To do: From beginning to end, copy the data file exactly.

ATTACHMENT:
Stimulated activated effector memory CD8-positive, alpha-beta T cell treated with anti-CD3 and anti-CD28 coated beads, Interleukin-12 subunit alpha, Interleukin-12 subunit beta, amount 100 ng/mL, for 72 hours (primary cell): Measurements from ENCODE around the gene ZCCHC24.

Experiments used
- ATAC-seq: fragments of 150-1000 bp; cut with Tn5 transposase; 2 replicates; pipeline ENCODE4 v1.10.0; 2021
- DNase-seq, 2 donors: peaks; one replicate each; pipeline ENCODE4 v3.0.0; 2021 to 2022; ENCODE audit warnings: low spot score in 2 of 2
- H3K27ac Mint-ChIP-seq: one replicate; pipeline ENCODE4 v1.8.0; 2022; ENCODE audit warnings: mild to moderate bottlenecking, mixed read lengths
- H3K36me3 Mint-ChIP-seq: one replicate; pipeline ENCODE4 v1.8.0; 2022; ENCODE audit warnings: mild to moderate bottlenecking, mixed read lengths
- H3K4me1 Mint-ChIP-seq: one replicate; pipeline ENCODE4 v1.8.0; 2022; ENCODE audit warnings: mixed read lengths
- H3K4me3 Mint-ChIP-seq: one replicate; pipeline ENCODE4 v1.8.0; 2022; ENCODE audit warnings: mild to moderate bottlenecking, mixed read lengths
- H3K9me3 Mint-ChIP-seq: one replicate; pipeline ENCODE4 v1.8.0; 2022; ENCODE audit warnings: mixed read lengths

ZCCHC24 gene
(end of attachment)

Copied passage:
Stimulated activated effector memory CD8-positive, alpha-beta T cell treated with anti-CD3 and anti-CD28 coated beads, Interleukin-12 subunit alpha, Interleukin-12 subunit beta, amount 100 ng/mL, for 72 hours (primary cell): Measurements from ENCODE around the gene ZCCHC24.

Experiments used
- ATAC-seq: fragments of 150-1000 bp; cut with Tn5 transposase; 2 replicates; pipeline ENCODE4 v1.10.0; 2021
- DNase-seq, 2 donors: peaks; one replicate each; pipeline ENCODE4 v3.0.0; 2021 to 2022; ENCODE audit warnings: low spot score in 2 of 2
- H3K27ac Mint-ChIP-seq: one replicate; pipeline ENCODE4 v1.8.0; 2022; ENCODE audit warnings: mild to moderate bottlenecking, mixed read lengths
- H3K36me3 Mint-ChIP-seq: one replicate; pipeline ENCODE4 v1.8.0; 2022; ENCODE audit warnings: mild to moderate bottlenecking, mixed read lengths
- H3K4me1 Mint-ChIP-seq: one replicate; pipeline ENCODE4 v1.8.0; 2022; ENCODE audit warnings: mixed read lengths
- H3K4me3 Mint-ChIP-seq: one replicate; pipeline ENCODE4 v1.8.0; 2022; ENCODE audit warnings: mild to moderate bottlenecking, mixed read lengths
- H3K9me3 Mint-ChIP-seq: one replicate; pipeline ENCODE4 v1.8.0; 2022; ENCODE audit warnings: mixed read lengths

ZCCHC24 gene